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Copyright 2010 by John Norman
Distributed by Amazon Kindle, Seattle
Published by Amazon Kindle, Seattle
First Version - 2010 (October 7, 2010)
ASIN B0046A9SNK | ISBN 1-61756-130-4
Format: eBook | (Paperback)
US 13.79 | Filesize 928 KB
Hi-Res: Front Back Details
Scanned by: Internet (20101227 17:00:50)
This book is intended for the highly intelligent reader, who is interested in considering the difficulties, problems, and challenges of understanding and writing about the human past. It is popularly enough written, hopefully, to be a joy to read, and scholarly enough to be seriously instructive. The book has two major purposes, first, to give a reader an extensive, detailed overview of the field as it currently exists, and, second, to considerably enlarge the field itself, as it is the first book in the area to consider not only the epistemology of the field, but, in detail, its logic and semantics, its metaphysics, its axiology and its aesthetics.
Prologue: There are these passengers on a ship, you see. It might be a ship, but perhaps not. If it is a ship, it is not clear it has a rudder. It may drift with currents, responsive to dynamics with which we are not familiar. Is the ship on some course, arranged on a captainÆs bridge, to which we have no access? Could we ourselves take the helm? We have some sense of where the ship has been, put together from fragments, abetted by shrewd guesswork. But we cannot, as yet, find the helm, and if this were managed, somehow, it is not clear what course we might chart, or if, given the sea, the winds, and such, we might inadvertently guide the ship into waters unforeseen and best avoided. Perhaps most interestingly, most of our fellow passengers are unaware of the existence of the ship, and live, and replicate, and die, in their cabins, unconcerned with the ship and its course, or whether it has a course. Perhaps they are the wisest of all. But that is not clear.
Part One: Preliminary Considerations I. Introduction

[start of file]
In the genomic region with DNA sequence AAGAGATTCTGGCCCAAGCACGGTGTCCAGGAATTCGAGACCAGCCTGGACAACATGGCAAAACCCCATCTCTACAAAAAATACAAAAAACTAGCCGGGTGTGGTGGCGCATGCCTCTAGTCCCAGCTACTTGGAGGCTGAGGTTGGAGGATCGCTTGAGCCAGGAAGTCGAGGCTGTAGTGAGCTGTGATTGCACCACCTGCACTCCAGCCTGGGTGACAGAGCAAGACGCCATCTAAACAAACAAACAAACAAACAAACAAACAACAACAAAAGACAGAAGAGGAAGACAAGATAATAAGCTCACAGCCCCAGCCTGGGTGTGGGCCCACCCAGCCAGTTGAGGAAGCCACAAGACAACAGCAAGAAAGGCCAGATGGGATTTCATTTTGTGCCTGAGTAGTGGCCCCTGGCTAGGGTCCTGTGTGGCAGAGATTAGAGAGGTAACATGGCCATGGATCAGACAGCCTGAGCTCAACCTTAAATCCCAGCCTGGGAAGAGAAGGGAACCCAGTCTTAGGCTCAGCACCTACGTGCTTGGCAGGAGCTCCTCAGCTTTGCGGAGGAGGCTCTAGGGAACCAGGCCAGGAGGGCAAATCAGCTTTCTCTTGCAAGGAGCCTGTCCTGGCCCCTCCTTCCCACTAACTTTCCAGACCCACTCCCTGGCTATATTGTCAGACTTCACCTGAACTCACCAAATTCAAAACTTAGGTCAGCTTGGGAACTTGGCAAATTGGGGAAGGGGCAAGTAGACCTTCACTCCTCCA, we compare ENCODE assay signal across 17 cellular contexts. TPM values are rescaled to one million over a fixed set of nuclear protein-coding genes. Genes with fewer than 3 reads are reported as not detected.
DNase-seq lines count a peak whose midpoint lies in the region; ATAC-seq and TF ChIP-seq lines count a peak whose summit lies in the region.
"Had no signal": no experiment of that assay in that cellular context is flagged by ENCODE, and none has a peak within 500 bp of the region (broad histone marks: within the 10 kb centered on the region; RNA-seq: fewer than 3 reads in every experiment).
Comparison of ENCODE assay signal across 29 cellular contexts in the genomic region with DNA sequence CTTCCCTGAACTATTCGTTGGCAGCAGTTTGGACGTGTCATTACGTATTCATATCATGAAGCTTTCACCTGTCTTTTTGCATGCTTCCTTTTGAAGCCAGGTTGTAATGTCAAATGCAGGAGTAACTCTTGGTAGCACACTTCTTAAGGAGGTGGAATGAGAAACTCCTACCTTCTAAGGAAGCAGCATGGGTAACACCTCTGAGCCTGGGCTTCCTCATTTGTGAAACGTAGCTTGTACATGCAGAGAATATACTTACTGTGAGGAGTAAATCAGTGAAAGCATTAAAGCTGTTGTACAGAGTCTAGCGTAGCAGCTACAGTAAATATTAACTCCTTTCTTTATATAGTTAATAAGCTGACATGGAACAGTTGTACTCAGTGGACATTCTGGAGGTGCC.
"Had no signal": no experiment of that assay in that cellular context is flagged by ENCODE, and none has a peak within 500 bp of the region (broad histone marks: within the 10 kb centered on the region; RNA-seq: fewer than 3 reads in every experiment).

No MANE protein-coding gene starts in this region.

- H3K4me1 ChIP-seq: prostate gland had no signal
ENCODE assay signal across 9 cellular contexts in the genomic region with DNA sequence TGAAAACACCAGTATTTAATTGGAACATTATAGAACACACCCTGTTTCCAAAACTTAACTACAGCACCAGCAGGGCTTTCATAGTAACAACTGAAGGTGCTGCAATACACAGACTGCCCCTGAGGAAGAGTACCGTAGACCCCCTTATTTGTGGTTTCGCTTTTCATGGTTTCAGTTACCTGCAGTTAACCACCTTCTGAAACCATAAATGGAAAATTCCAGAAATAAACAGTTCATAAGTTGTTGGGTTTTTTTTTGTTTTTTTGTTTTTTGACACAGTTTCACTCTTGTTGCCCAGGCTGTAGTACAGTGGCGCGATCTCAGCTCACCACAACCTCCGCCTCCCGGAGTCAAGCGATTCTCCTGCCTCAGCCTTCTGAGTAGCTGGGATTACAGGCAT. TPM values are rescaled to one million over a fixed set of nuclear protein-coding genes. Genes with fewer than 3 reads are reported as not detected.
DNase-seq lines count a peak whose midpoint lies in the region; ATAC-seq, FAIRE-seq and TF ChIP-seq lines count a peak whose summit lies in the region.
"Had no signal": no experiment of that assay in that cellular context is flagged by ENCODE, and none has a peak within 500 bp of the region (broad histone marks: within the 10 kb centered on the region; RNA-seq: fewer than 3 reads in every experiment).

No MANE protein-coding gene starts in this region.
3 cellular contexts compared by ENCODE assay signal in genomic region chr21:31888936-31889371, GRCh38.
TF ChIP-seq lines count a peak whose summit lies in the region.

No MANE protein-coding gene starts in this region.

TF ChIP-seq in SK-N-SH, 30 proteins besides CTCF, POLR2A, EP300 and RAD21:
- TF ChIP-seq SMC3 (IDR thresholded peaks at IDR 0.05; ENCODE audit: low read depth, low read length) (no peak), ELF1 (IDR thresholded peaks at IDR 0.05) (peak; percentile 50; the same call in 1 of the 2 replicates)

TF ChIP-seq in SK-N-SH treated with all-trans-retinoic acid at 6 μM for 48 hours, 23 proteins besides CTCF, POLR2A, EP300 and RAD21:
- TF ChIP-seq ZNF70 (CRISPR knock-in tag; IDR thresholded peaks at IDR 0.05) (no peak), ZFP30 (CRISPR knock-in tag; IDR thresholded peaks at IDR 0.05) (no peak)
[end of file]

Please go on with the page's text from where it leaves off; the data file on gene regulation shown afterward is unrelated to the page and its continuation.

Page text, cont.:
It is amazing that one of the most neglected domains of philosophical inquiry is that to which one would expect to find addressed constant and profound attention, namely, the multiplex histories of which we find ourselves the product. It is not altogether obvious why this should be the case. Consider, for example, the philosophy of science. That is, assuredly, an important and justifiably prestigious discipline within the philosophical enterprise; it is honored with considerable and well-deserved attention, and has profited, happily, from the labors of a number of unusually gifted philosophers. One begrudges her nothing, but her eminence does, given inevitable comparisons, surprise one. Why so much interest there? Or, perhaps better, why not similar interest elsewhere? Certainly science affects our lives and illuminates our understanding; it gives us aspirin and atomic weaponry, jet engines and drip-dry shirts, fountain pens, if anyone remembers such things, and computers, and life-saving surgery and poison gas. It improves immeasurably the quality of our lives and puts the means of universal extermination in the hands of sociopathic lunatics. Surely it deserves philosophical attention, and who has not wondered about stars and space, galaxies and quarks, such things. To try to philosophically grasp such an endeavor, to consider this remarkable path to knowledge, is an estimable inquiry. On the other hand, science has a bottom, so to speak, regardless of whether or not one gets there. It ends somewhere; it is finite. Somewhere the last fact lurks. Perhaps history has, too, so to speak, a bottom, but the complexities of understanding her are immeasurably deeper, and, perhaps, of greater importance. In history there may be no last fact. And, if there is, it is unlikely to be found. Atoms were presumably no more about in the time of Sargon of Akkad than they are today. But historyÆs lessons of aggression and imperialism may weigh more heavily in speculations concerning human survival than valence bonds and molecules. Quarks were about when Buddha sat beneath a shade-giving tree and Jesus preached in Galilee. Quarks were doubtless much the same then as now, but history is different. Perhaps the prestige of science redounds to the prestige of...
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